We have found that finding and attracting writers interested in long form critical writing is a major challenge (not only for artist books, it seems) and so are working on partnerships, resources and other activities to help support aspiring writers from a range of backgrounds. 

How does book art criticism intersect with book art theory? What questions should it ask and answer? What factors should it consider?

DS: The “type” of artist book — and its context — can play a role in the way it’s reviewed. I might assess, and write about, a piece with a small budget intended as an experiment or immediate response to a current event differently from the way I would approach a deluxe livre d’artiste or book developed over many years. I’m not sure that counts as theory, but we wrestle with the question of how much we talk about context. Many artist books and zines are created to address social and political issues, whether rapidly or over a long period of time, so to what extent should the criticism consider the intent? Context feels even more important for historical works although the reviewer might have to speculate more about the context of a work produced 50 years ago. 

LS: It makes sense to consider artists’ intent and their position within the overlapping practices that constitute the book art field. I take reception theory seriously (as do good artist books that leave room for interpretation), but artists today are highly professionalized and often explicitly articulate their goals. We can reject an artist’s claims, but they still offer useful context. 

DS: A lot of the work I’m personally interested in is collaborative, especially between image-makers and writers, and I do find it interesting and helpful to understand how the collaboration worked, which might not be readily apparent. Drawing on paratextual material, which may be more process than intent, can also be useful. A review that draws on background information is fine, and so is one that says, “I picked up this book and here is my response.” A good editor should help the reviewer decide about including such information and what they can expect their audience to know and in ensuring the sources of such information are acknowledged.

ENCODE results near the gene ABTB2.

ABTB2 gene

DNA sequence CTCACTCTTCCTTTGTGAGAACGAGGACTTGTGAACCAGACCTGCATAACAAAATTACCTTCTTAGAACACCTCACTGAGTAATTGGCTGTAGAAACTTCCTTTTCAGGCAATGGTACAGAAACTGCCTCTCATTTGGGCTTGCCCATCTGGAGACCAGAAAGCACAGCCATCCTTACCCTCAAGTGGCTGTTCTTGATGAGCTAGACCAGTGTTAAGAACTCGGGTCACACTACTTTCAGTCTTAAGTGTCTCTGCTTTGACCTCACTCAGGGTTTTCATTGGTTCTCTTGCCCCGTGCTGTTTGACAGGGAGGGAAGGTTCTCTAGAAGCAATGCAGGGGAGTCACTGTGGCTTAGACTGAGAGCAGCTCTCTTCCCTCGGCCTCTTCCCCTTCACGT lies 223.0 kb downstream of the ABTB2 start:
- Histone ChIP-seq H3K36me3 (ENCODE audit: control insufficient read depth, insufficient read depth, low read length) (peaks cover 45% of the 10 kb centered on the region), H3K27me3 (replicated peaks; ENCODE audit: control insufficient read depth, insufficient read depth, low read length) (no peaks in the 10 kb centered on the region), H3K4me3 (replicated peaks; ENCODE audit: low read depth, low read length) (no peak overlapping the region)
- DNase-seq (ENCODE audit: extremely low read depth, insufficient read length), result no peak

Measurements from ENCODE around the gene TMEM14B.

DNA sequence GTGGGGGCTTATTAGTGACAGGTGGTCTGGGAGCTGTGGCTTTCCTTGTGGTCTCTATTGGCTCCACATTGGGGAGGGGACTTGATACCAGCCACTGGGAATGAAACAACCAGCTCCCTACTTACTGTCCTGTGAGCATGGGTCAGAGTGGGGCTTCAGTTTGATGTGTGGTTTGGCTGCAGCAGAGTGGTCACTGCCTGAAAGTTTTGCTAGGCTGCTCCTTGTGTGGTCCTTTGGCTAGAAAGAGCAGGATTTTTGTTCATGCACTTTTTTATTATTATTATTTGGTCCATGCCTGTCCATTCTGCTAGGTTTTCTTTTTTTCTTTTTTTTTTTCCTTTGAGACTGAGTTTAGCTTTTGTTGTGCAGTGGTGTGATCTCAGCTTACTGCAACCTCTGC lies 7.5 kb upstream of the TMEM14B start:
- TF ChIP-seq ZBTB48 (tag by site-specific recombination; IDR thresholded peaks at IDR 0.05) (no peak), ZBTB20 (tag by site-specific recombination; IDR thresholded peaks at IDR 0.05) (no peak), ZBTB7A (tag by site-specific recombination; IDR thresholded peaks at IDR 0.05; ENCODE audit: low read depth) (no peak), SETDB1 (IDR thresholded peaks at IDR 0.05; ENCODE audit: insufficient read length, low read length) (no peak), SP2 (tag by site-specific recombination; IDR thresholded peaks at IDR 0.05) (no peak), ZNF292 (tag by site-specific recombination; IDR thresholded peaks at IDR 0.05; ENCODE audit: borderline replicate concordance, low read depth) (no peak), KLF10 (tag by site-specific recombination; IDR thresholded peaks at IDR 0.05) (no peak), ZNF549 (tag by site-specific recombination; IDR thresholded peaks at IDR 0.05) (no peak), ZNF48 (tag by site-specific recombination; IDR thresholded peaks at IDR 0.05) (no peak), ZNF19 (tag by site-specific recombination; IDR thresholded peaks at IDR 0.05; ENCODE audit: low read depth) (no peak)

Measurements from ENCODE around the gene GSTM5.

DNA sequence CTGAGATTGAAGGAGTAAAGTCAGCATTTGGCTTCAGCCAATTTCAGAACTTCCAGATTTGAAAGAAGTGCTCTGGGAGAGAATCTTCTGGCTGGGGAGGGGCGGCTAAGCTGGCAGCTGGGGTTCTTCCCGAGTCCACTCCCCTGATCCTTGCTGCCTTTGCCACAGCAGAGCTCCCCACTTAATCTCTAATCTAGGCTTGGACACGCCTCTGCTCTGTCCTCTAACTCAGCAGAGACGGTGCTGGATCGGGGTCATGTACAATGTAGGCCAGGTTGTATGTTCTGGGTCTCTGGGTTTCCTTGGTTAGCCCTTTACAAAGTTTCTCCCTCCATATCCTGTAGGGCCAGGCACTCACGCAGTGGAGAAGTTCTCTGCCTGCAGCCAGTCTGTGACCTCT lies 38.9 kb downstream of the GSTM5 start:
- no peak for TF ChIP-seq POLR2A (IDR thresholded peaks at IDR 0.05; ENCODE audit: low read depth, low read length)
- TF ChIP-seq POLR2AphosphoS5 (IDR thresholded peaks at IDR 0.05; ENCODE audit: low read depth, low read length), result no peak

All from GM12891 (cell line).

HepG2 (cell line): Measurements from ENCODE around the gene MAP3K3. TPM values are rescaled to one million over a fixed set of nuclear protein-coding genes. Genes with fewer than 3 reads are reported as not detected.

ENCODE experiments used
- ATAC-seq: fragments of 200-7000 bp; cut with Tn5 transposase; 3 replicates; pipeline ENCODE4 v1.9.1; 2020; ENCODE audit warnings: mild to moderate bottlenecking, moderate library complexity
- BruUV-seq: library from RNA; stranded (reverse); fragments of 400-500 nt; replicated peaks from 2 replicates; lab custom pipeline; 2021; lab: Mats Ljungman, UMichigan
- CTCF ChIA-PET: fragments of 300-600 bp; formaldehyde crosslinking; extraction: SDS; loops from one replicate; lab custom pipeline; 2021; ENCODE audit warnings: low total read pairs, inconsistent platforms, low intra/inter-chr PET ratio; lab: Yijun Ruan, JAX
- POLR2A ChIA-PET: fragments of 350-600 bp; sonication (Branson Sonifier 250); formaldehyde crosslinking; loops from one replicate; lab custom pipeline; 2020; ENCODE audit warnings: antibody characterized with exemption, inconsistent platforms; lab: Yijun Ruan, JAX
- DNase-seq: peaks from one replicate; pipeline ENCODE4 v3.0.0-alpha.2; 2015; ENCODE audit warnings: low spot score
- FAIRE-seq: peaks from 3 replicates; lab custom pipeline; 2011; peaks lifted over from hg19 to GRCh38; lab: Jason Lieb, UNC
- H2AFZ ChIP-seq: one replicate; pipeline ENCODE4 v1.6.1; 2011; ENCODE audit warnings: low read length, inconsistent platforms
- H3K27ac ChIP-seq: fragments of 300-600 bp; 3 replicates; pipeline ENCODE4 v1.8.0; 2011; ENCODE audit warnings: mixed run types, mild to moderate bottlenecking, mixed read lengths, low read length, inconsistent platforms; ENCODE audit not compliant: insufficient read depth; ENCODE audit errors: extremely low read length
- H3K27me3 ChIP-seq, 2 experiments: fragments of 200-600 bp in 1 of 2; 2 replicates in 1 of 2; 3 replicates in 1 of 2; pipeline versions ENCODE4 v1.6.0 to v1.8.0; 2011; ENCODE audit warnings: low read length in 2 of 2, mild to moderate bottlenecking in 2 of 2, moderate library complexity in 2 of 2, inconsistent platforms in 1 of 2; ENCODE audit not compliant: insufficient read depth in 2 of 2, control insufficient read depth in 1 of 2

LS: I want reviewers to consider what their readers might think, but I also want them to share how they personally responded to a work. I find myself deleting a lot of passive language, even from good writers. I started out trying to be comprehensive and objective, both of which are boring and impossible. 

In some ways, ABRmight be art appreciation rather than criticism. That doesn’t mean I won’t mention an aspect of a book that falls short, but in general my goal is to help people understand and appreciate artist books. I find people rarely need help finding flaws or disliking things. 

Mediocre books often fail in the same ways, so another format might be better than piling onto a single work in a review. 

DS: One approach would be more of an essay looking at individual trends and evaluating and describing when it works and when it doesn’t with specific examples.

LS: Perhaps a book that was bad in a unique or novel way could make for an interesting review. 

BAR Issue 2 article on “The Economics of Publishing.”

DS: Part of our larger objective is to foster wider accessibility for artist books and make the elements that go into a book more visible. That might involve discussing individual decisions — “did it need that insert?” or “perhaps it could have used one more edit” — in an otherwise positive review. Not that the decision is right or wrong, but making clear the reviewer’s reaction to the book and why. Sometimes these decisions are consequences of the tradeoffs that take place during the process of designing and publishing a book and in the most recent issue of BAR, we’ve also tried to shine more of a light on that, looking at the economic and other constraints associated with producing and distributing a book. This approach relates as well to our multiple audiences — both pointing readers to books that are interesting but also providing feedback to artists and publishers.